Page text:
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R Comments

Comments are portions of a computer program that are used to describe a piece of code. For example,

# declare variable age = 24  
# print variable print(age)

Here, # declare variable and # print variable are two comments used in the code. Comments have nothing to do with code logic. They do not get interpreted or compiled and are completely ignored during the execution of the program. Types of Comments in R In general, all programming languages have the following types of comments:

  • single-line comments

  • multi-line comments

However, in R programming, there is no functionality for multi-line comments. Thus, you can only write single-line comments in R. 1. R Single-Line Comments You use the # symbol to create single-line comments in R. For example,

# this code prints Hello Worldprint("Hello World") 

[1] "Hello World"

In the above example, we have printed the text Hello World to the screen. Here, just before the print statement, we have included a single-line comment using the # symbol. Note: You can also include a single-line comment in the same line after the code. For example, print("Hello World") # this code prints Hello World 2. R Multi-Line Comments As already mentioned, R does not have any syntax to create multi-line comments. However, you can use consecutive single-line comments to create a multi-line comment in R. For example,

# this is a print statement
# it prints Hello Worldprint("Hello World") 

[1] "Hello World"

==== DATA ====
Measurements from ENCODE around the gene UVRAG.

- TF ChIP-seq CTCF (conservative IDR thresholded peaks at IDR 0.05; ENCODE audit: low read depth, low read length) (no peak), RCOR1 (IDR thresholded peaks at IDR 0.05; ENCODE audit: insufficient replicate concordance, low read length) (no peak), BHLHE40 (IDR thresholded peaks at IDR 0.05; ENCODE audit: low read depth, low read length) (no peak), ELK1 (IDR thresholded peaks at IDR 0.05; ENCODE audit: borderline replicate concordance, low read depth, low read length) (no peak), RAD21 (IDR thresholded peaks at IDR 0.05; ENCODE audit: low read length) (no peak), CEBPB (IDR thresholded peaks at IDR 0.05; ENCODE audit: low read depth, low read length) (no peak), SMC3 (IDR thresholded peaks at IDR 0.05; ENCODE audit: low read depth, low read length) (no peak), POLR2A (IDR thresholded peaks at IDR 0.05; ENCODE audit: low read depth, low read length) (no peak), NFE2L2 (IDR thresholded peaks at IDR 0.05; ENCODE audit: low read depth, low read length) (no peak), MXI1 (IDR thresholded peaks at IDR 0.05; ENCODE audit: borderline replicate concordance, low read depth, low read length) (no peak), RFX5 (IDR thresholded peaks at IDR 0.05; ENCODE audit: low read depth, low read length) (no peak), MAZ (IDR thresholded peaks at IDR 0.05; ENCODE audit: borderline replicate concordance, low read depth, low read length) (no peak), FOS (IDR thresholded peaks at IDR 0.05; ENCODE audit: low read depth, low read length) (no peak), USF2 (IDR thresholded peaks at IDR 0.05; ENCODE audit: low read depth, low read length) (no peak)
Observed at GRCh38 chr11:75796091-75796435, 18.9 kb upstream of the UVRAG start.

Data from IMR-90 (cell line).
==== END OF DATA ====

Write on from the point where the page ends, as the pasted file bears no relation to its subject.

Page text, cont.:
In the above code, we have used multiple consecutive single-line comments to create a multi-line comment just before the print statement. Purpose of Comments As discussed above, R comments are used to just document pieces of code. This can help others to understand the working of our code. Here are a few purposes of commenting on an R code:

  • It increases readability of the program for users other than the developers.

  • Comments in R provide metadata of the code or the overall project.

  • Comments are generally used by programmers to ignore some pieces of code during testing.

  • They are used to write a simple pseudo-code of the program.

How to Create Better Comments? As an R developer, your task is not only to write effective code. At times, you may also need to read codes written by other developers and modify them. In such a case, a well-written comment might be a lifesaver. You should always keep in mind the following points while writing comments.

  • Use comments only to describe what a particular block of code does, not how it does.

  • Don't overuse comments. Try to make your code self-explanatory.

  • Try to create comments that are as precise as possible.

  • Don't use redundant comments.

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